The road would be a distance, and a little rough – not everyone’s favorite- with washboard and dust. When we arrived around eleven in the morning, we could join a group of four in a guided snorkeling tour. First we drove on the back of a truck to a narrow wooded boardwalk, where monkeys gazed down on us and butterflies shimmered in the mottled light. A slippery trail led us to the source of the river. Under clear blue water, we saw bubbles pop through the white bottom towards the surface. Small fish nibbled at undulating plants – harbingers of things to come. .. Further downstream we could descent on a deck and into the cool water, thankful for the wetsuit to reduce the cold shock. The current in the river pushed us forward; all we had to do was look down and enjoy the underwater world, where fish slowly wandered around tall grasses, looked at us from behind red leafed plants, and ignored us while grazing. Groups of fish passed us; some curious ones turned to see what was going on. The center of the river showed patches of the white limestone sand that kept the water so clear. Absorbed by the view, I would get close to the shallow, overgrown sides of the river and had to swim harder to get out of the entanglement without trampling the fragile greens.
Too soon we reached the endpoint. Actually, my fingers were getting numb, so it should not have lasted much longer, but I could easily have done this swim again after a warm-up. We returned to our camp in Bonito for the night, just in time to see green parakeets and scarlet macaws fly in for an evening feeding in the neighboring yard.
On our first stop in the Pantanal, at Paso do Lontra along the Miranda river, we walked the boardwalk trail, from where we saw caymans laying perfectly still in the water. A family of capybaras – giant rodents- slopped around in the marsh, happily chewing the plants left and right. The wetland was filled with a large variety of wading birds. Overhead, noisy flashes of color flew by, too fast to identify any of them. At the lodge, we were pointed to a nearby tree that housed a family of hyacinth parrots. A few days later we had the pleasure of having coffee beside a tree full of these purple-blue beauties. What a sight!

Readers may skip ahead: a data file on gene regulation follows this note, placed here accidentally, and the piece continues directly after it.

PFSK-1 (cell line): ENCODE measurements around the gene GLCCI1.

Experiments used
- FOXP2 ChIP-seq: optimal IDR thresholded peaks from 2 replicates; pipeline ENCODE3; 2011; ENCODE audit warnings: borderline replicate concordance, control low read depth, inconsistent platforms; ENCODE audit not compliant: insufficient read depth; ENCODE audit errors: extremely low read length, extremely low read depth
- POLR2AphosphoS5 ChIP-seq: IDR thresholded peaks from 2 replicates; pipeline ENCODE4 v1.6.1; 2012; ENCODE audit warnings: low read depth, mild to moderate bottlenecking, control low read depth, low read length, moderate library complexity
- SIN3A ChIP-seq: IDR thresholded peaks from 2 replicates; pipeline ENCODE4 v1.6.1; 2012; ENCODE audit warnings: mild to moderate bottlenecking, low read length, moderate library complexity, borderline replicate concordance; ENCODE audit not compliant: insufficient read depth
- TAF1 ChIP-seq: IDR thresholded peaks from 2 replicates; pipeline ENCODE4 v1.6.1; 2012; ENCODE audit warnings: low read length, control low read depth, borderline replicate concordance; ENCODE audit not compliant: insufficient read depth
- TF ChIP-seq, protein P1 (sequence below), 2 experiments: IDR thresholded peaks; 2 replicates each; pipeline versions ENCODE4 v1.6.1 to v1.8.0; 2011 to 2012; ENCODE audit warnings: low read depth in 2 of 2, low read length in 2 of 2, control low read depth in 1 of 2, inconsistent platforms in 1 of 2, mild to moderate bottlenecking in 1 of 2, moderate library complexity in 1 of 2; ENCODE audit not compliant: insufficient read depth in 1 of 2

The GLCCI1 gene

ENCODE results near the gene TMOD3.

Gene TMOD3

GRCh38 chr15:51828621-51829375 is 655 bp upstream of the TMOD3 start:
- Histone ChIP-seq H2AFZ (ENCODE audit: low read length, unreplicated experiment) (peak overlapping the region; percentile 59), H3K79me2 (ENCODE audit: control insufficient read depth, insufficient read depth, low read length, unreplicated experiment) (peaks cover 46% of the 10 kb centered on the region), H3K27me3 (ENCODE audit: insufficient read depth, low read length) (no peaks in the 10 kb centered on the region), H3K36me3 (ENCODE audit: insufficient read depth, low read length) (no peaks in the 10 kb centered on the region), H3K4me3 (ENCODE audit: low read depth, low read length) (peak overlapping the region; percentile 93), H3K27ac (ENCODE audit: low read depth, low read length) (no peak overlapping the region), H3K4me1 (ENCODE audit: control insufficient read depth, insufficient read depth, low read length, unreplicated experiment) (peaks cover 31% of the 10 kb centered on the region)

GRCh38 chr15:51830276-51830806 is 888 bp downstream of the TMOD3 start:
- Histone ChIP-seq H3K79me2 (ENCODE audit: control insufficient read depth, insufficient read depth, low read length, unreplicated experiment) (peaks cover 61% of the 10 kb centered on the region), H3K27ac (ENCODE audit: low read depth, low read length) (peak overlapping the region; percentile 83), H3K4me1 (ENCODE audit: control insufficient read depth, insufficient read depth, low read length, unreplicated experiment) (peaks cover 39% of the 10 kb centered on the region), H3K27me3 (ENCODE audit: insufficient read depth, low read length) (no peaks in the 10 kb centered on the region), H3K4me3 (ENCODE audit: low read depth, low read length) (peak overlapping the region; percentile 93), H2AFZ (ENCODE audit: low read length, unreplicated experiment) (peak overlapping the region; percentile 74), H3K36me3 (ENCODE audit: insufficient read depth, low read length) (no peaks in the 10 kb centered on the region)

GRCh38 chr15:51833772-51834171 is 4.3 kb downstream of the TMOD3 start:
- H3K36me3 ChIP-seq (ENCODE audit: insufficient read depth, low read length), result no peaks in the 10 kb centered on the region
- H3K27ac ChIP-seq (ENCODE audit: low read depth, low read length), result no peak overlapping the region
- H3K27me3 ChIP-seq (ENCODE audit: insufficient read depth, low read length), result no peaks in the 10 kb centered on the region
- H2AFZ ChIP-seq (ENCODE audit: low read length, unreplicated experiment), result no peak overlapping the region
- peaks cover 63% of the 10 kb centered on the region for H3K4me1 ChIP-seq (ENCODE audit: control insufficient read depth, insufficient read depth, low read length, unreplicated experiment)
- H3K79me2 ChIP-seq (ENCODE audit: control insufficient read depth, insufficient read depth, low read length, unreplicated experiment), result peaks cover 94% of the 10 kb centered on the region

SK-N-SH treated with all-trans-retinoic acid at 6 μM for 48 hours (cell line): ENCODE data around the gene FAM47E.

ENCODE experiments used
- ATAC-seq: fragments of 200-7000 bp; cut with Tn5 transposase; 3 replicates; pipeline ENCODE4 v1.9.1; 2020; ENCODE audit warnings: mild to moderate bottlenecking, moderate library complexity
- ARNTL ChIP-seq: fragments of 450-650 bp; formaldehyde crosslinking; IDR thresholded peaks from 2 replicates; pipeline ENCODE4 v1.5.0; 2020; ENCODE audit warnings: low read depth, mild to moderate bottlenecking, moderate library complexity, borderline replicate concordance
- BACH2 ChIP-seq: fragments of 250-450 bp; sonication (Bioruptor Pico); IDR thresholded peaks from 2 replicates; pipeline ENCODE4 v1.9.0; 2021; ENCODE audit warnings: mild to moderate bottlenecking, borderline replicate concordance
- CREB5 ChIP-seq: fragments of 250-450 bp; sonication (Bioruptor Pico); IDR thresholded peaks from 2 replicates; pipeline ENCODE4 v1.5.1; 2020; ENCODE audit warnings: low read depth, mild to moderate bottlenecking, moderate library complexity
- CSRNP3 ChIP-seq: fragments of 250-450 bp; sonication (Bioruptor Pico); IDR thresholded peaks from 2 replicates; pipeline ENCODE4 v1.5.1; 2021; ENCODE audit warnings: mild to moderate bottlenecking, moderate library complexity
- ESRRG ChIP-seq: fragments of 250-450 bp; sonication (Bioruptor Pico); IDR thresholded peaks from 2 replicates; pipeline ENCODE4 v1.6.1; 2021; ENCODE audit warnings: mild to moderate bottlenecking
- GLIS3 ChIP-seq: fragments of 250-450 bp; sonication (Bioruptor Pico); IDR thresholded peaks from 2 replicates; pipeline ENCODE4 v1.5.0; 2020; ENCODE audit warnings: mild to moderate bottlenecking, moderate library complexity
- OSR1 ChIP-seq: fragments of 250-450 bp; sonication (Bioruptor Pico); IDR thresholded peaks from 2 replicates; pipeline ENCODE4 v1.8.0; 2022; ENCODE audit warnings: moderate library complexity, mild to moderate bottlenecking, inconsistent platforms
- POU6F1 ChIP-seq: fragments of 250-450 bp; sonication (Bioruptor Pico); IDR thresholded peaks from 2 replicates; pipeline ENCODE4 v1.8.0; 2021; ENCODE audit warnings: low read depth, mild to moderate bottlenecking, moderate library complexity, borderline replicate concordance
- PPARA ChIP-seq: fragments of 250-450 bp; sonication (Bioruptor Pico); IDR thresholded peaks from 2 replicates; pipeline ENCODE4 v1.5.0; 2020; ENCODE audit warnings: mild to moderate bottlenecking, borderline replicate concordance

I believe we entered the Pantanal in the best season: The roads were dry and passable, the rivers and ponds were full enough to be teeming with wildlife. Only the land animals had enough space to move around unseen… we saw no giant ant-eaters or tapirs, and no jaguars. We tried looking for a jaguar; a local guide knew the whereabouts of one or two, so we hired him for an early morning boat ride along the Miranda river. Along the shore we spotted monkeys in the trees. Toucans with their enormous bright yellow beaks followed us from tree to tree. Birds of prey of all sizes haughtily gazed back at us. Storks, herons, egrets, kingfishers, parakeets and parrots filled the space and our attention, but the jaguar remained unseen… The boat slowed down to crawl along the favorite spots … at one point we climbed ashore to look around bushes and treelimbs, and found proof of presence: big cat footprints! They were fresh and numerous, but without the animal.
Most of the Pantanal properties are cattle ranches. Cows are still a precious commodity. Each jaguar kills on average four cows anually, so many ranchers prefer to see them dead. Ranches-turned-tourist-lodges know that jaguar sightings bring in good money. A few of these places can make more money out of preserving nature for tourism, than from ranching…hopefully that will catch on and expand.
At Pousada São João we could camp near the entry gate, where the hyacinth parrots were fed their favorite palm fruit, and caymans migrated right alongside our camper from one pond to the other. Goats and horses grazed around us; a flock of guinea fowl settled in the shade of a tall palm crown.
Most of the day was oppressively hot, with no shade to park under. Flies entered the camper as soon as the door opened a crack. When the sun went to sleep, the mosquitoes woke up. Still, there was serenity.
It was not meant to last. That day we came to a disagreement with the person who’d leased our houseboat. He released it back to us: we had to go home to repossess it – but we were thousands of kilometers away from a place where we could long – term-park our camper and fly…
We chose Cusco over Montevideo, since the latitudes in between still had so much to offer us. We decided to finish the loop through the Pantanal – enjoying the rest of the roadside views with capybara and cayman filled ponds, parrot filled trees and feasts of other birds. When we reached the end of the loop, we soon reached the border town of Corumba. The overcrowded supermarket should have warned us for what awaited us at this border-crossing to Bolivia…